If you met someone who introduced himself as Bob Shabanowitz and tried to guess his ethnicity, the chances are that you would conclude that he is Jewish. But there is such a person and he is in fact a Muslim, descended from the Lipka Tatars in the Baltics, one of the Europe’s oldest Muslim communities, and that it is a common Muslim name in his native town as he discovered when he made a visit back there.
The public radio program The World had an interesting program about his experience in growing up in upstate New York as a Muslim with a Jewish name. He said that his family did not publicize their religion and that almost all his boyhood friends were Jewish and he attended their bar mitzvahs though of course he never had one. His family faced anti-Semitic discrimination because of their name and at the same time Muslims felt that he could not be a real Muslim because of his East European roots. Now 66 years old, he lives in rural Pennsylvania now and keeps quiet about his religion and says that members of his motorcycle club, unaware of his religion, will sometimes make anti-Muslim comments to him or in his presence.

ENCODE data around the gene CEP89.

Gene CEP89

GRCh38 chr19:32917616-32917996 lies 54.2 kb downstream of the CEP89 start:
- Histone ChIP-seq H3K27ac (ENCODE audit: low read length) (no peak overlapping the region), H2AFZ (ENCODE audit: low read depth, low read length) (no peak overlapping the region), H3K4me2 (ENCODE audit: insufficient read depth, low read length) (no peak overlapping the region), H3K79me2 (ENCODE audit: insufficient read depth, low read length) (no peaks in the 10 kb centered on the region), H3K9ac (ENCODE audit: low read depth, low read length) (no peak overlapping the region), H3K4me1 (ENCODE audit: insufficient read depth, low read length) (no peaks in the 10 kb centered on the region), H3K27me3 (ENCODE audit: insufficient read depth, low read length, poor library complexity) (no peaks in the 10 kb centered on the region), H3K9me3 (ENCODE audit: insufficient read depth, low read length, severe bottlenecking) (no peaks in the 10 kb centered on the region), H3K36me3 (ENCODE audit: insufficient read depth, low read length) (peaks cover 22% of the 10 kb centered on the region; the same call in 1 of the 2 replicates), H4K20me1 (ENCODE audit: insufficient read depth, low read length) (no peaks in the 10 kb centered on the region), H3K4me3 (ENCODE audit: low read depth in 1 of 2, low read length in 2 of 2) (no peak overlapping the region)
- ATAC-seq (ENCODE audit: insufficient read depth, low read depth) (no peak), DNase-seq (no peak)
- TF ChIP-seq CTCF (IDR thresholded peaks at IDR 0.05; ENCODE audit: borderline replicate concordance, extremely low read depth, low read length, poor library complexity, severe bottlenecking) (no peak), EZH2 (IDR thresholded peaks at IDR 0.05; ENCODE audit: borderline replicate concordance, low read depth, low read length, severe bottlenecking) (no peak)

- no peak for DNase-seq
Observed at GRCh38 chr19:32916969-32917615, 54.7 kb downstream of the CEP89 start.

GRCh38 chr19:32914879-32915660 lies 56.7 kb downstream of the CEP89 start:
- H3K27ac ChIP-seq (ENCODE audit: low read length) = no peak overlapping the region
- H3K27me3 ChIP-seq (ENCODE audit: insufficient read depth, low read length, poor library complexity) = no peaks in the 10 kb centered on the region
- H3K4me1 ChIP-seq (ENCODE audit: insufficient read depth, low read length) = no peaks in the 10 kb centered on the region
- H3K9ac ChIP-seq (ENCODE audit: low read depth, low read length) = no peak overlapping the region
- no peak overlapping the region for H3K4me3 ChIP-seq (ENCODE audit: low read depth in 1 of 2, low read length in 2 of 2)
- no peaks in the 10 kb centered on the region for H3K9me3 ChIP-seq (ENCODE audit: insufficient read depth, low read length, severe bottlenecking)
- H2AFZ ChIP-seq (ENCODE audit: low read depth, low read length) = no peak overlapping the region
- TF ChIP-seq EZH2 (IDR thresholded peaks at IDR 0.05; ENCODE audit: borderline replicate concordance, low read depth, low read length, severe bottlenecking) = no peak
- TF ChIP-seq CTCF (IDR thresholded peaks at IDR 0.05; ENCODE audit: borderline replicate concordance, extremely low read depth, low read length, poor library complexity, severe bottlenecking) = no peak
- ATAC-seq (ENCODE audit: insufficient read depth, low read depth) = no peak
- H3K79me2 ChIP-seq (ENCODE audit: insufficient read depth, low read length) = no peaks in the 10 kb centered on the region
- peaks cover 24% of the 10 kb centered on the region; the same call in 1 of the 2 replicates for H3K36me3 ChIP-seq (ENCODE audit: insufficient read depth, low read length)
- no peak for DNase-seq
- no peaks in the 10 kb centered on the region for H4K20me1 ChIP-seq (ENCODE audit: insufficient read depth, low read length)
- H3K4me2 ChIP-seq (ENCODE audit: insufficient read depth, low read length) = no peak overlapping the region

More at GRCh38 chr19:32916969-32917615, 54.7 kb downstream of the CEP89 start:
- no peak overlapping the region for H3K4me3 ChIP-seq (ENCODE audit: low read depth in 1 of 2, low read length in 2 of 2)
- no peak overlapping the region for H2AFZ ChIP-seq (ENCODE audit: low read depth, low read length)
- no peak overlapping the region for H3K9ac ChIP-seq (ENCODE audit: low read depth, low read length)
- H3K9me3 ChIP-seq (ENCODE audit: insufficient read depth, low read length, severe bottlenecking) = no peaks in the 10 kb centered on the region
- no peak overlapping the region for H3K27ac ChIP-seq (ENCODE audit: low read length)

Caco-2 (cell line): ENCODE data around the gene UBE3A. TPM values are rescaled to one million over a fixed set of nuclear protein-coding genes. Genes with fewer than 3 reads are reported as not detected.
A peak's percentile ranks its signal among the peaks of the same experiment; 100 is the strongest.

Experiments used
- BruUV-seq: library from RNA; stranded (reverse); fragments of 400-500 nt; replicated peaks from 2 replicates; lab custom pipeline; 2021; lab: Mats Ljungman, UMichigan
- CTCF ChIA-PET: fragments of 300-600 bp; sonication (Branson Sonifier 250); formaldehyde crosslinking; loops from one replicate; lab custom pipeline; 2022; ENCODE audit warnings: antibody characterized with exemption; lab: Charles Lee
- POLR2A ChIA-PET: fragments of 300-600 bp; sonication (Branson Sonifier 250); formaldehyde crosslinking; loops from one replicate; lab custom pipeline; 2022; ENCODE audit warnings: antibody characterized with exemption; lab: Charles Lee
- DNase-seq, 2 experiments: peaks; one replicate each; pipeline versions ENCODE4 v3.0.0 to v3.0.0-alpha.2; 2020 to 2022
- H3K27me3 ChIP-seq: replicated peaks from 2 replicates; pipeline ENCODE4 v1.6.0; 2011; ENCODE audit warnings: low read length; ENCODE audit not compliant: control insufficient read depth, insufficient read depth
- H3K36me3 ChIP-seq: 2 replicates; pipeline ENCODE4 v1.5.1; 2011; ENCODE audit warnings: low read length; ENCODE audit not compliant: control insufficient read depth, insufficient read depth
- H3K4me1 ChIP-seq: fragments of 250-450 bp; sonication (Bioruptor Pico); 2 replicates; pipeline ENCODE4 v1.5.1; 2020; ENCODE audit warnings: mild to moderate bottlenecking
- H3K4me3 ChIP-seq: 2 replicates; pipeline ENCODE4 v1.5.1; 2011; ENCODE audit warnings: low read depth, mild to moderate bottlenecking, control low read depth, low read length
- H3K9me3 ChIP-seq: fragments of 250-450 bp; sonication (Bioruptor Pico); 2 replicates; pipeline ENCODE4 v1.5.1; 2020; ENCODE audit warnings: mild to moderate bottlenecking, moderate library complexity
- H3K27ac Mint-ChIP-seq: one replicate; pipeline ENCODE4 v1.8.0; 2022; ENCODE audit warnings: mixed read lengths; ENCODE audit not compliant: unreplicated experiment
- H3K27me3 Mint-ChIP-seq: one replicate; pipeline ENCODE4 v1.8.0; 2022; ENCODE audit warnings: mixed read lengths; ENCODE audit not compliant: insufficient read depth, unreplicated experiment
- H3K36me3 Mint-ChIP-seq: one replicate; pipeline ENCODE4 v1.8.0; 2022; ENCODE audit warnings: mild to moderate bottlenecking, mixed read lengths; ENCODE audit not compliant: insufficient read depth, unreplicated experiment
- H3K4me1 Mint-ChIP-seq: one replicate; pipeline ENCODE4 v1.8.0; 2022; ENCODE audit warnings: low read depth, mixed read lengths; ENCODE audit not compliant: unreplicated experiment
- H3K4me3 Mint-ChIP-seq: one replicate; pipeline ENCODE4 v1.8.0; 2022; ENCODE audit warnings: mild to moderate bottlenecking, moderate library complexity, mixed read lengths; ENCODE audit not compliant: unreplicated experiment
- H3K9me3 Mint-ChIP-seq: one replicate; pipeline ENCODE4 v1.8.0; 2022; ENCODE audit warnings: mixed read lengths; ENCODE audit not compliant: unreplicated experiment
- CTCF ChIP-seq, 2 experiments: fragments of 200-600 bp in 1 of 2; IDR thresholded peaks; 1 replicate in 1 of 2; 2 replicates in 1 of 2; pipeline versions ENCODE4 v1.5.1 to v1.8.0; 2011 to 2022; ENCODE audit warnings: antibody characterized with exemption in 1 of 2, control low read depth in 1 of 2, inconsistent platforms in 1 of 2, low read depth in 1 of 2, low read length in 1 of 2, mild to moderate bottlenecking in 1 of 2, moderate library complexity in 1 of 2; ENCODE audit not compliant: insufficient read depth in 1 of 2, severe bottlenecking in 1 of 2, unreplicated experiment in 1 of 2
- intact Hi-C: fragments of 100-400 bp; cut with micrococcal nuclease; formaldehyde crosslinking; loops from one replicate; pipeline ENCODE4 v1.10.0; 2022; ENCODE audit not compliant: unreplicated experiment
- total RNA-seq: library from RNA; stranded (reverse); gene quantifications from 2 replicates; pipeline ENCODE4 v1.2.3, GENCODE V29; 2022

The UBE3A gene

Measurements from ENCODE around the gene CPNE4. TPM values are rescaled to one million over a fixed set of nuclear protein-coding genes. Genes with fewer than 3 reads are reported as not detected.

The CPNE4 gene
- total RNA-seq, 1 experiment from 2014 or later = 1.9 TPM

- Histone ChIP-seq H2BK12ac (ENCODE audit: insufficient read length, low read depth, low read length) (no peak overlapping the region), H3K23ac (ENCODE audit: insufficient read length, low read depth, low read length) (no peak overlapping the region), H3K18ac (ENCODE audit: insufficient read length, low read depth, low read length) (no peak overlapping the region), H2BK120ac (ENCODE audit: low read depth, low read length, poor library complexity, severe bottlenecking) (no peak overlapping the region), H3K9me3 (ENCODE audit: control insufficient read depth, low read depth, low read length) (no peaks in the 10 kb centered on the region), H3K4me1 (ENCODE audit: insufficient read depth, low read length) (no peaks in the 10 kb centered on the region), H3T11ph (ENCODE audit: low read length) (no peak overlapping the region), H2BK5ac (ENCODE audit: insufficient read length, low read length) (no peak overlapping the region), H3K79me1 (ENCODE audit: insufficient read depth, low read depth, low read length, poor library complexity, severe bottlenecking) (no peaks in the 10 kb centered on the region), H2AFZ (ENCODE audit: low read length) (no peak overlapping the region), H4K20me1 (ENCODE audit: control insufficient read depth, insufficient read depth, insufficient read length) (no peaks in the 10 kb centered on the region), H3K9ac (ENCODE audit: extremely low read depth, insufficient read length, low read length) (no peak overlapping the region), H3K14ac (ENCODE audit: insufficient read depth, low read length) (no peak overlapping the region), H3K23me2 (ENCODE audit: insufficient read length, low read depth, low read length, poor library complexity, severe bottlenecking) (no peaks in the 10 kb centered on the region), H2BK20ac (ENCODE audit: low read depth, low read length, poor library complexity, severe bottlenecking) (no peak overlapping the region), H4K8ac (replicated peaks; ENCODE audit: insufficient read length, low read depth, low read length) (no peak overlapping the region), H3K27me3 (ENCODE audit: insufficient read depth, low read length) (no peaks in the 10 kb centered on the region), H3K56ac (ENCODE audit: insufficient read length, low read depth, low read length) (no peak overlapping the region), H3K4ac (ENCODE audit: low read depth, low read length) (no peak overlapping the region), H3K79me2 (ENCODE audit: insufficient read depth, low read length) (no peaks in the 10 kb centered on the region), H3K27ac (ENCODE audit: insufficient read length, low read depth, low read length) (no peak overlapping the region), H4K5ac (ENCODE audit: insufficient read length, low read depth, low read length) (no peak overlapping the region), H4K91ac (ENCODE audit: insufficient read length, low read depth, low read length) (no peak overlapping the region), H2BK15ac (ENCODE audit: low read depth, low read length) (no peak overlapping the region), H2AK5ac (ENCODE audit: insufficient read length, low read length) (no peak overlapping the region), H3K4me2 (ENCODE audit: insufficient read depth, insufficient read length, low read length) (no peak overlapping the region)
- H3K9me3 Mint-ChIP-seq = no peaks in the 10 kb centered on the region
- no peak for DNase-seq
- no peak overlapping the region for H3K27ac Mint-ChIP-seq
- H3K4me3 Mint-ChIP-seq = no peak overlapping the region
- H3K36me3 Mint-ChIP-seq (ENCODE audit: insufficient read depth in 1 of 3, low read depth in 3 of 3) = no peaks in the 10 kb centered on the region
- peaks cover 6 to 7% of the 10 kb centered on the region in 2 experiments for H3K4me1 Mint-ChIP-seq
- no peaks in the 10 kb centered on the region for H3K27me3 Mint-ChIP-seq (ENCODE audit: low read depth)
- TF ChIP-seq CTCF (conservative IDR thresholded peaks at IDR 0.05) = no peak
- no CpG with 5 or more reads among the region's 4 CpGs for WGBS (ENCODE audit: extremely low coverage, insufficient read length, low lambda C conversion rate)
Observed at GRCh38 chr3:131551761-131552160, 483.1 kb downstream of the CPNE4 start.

In Sri Lanka, one’s name is a very strong indicator of one’s ethnicity and that can create awkwardness for those people who have mixed parentage and adopt their father’s name as is customary. They can experience bigoted comments aimed at their mother’s ancestry, and I have had friends who had this uncomfortable experience.
I went to a high school where we had students of all ethnicities and some years ago someone created a mailing list of many people who were in the same class and were friends. This list was used to share stories and exchange information. But it turned out that one person who would send out emails to all also had carefully created a sub-list of only those with names indicating that they were of the majority Sinhala community and sent them separate emails with racist sentiments against Tamils. Of course, I was unaware of this since I never got those emails since my name is clearly Tamil. But one of the people on the Sinhala sub-list is a friend of mine with strong anti-racist views and he had blasted this guy and told him not to send him any of those emails anymore, and thus revealed to me the guy’s real character.
This shows the danger of making two major errors. One lies in making an assumption about a person’s ethnicity or religion purely on the basis of their name. The other is assuming that just because someone shares your ethnicity, that they share the same prejudices as you.